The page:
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Asia

How far is Pakistan willing to go to fight polio?

Pakistani police recently arrested nearly 500 parents for refusing to allow their children to be vaccinated against polio in Khyber Pakhtunkhwa province. DW examines why vaccination efforts have failed up to this point.

At least 470 parents were arrested on March 2 at the beginning of a three-day regional vaccination campaign in the provincial capital of Peshawar and surrounding districts.

This is the first time authorities in the South Asian nation have resorted to such measures amid local resistance to the government's eradication efforts.

Pakistan is one of three remaining countries, along with Afghanistan and Nigeria, where polio remains endemic. Polio is a crippling and potentially fatal viral disease that mainly affects children under the age of five.

The highly contagious virus spreads best in unsanitary conditions, making vaccination essential. A report published last October by the Independent Monitoring Board highlighted country's inadequate political commitment to eradicate the disease which "puts the entire global goal in jeopardy."

Pakistan Impfung Impfhelfer Polio Impfung

Polio vaccinators are a target for extremists who allege that the health campaigns are used by the US for underground operations

Alarming rise

The Islamic Republic is under pressure to eradicate the disease after the World Health Organization (WHO) recommend restrictions last year for all Pakistanis traveling abroad to help reduce the international spread of the virus.

German news agency dpa quoted Pakistani Federal Health Minister Saira Afzal Tarar as saying that the government would now have a "zero tolerance policy" for vaccine refusal.

Pakistan declared a national emergency for polio in 2011 in order to stamp out the crippling disease. But only three years later, the country reported 306 polio cases - the highest figure in 15 years, exceeding the previous record of 199 infections in 2001.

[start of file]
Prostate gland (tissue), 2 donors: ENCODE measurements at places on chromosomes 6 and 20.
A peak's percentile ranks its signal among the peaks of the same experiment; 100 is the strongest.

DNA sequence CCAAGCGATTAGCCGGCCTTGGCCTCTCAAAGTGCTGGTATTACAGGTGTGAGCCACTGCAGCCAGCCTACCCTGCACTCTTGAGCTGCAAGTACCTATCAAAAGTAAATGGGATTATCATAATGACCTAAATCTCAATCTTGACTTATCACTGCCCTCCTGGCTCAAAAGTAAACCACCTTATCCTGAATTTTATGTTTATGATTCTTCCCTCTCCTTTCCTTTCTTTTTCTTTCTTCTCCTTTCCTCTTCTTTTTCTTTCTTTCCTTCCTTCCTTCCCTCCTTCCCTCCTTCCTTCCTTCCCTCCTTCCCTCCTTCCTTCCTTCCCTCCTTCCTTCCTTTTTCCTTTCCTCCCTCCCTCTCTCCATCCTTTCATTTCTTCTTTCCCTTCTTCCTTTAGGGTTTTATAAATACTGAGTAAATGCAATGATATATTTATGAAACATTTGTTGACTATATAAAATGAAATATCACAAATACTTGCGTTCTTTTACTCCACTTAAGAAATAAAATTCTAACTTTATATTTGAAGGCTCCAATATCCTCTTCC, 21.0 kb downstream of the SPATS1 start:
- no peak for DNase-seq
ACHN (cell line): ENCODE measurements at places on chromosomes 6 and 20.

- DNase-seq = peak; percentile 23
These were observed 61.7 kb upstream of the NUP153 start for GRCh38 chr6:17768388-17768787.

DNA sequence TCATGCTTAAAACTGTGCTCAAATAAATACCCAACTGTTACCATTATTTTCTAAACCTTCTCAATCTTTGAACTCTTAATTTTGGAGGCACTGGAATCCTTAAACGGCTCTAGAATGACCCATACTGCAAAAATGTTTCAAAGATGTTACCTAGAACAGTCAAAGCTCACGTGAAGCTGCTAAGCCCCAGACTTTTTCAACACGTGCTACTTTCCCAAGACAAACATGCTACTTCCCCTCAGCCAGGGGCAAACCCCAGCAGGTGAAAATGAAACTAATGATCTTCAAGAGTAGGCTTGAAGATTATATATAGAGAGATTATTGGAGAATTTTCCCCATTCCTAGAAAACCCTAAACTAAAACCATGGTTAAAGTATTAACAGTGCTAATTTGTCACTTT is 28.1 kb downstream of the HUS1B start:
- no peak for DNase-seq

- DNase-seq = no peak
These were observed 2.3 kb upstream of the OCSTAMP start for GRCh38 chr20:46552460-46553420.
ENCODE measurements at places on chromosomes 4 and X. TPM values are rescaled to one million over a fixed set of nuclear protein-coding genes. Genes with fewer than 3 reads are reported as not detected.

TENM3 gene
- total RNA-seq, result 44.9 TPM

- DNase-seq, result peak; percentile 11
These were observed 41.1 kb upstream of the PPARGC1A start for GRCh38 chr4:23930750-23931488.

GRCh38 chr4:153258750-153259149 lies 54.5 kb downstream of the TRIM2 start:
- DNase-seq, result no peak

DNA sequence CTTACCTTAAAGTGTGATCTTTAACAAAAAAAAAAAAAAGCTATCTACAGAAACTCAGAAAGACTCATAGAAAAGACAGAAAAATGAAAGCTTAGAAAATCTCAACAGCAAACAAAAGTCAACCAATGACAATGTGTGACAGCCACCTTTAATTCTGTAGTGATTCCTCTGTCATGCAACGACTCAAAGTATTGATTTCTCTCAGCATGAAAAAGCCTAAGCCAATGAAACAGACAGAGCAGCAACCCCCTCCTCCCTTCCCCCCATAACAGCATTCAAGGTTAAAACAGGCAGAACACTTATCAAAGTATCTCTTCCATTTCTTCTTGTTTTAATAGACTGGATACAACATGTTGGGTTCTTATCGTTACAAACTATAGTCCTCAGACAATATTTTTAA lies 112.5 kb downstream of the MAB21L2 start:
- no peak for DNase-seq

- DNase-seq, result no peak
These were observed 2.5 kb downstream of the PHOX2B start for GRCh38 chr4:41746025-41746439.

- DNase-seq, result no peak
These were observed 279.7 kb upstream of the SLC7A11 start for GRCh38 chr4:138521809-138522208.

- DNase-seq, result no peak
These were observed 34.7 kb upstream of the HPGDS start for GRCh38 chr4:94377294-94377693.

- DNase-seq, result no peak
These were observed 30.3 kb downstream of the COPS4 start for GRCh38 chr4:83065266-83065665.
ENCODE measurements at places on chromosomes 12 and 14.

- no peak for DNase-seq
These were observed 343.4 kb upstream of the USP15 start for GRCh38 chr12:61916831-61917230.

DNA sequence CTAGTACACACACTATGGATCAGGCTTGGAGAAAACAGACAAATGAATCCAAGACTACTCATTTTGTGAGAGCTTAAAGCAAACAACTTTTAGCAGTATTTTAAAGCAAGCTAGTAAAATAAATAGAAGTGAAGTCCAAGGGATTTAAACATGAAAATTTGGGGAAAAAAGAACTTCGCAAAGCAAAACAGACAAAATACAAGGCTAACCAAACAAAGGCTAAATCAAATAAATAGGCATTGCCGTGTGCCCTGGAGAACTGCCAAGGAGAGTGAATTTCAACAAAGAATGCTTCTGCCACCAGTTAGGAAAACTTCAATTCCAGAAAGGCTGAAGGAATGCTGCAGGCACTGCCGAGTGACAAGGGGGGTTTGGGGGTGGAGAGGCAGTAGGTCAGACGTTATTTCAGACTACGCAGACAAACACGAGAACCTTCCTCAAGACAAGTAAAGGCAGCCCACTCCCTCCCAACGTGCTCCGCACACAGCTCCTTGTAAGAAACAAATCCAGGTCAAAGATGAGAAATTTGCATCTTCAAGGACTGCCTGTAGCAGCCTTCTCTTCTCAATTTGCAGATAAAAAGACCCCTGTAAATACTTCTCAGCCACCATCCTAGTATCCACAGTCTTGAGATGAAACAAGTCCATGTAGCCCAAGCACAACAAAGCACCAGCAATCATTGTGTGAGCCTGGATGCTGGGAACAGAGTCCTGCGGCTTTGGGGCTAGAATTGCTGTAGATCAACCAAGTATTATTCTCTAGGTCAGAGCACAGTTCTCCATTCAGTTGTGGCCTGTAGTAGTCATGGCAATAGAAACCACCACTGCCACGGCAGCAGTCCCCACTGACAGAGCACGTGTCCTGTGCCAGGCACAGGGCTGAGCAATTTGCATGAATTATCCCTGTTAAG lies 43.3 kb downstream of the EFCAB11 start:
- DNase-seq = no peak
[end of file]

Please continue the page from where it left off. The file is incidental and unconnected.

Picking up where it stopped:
More than 80 percent of the cases were reported from the Federally Administered Tribal Areas (FATA) and the northwestern Khyber Pakhtunkhwa province bordering Afghanistan. Last year, the WHO described Peshawar as "the world's largest pool of polio virus."

Reasons for resistance

Polio vaccination campaigns have suffered greatly since militants began targeting polio vaccinators a few years ago. Extremists allege that these campaigns are used by the US for underground operations.

Many of the parents who refuse to vaccinate their children think that vaccinations are a tactic used by "the West" to sterilize Muslims.

However, Sona Bari, a WHO spokeswoman for polio eradication said in a DW interview that the failure of polio vaccination efforts is not only because of the militants, although they and the climate of fear have definitely played a role, but also because of weaknesses in these areas in terms of management and accountability.

International organizations like the WHO or UNICEF are working closely with Pakistan to assist the country in eliminating poliovirus.

Pakistani federal and provincial governments are trying to improve joint-coordination for the implementation of its National Emergency Action Plan for polio eradication.

Sona Bari emphasizes that, "the international community must also show solidarity. This is not about Pakistan failing the rest of the world, but it is about the rest of the world standing by Pakistan and helping one of the last countries to cross the line. The entire world will benefit when Pakistan eradicates polio."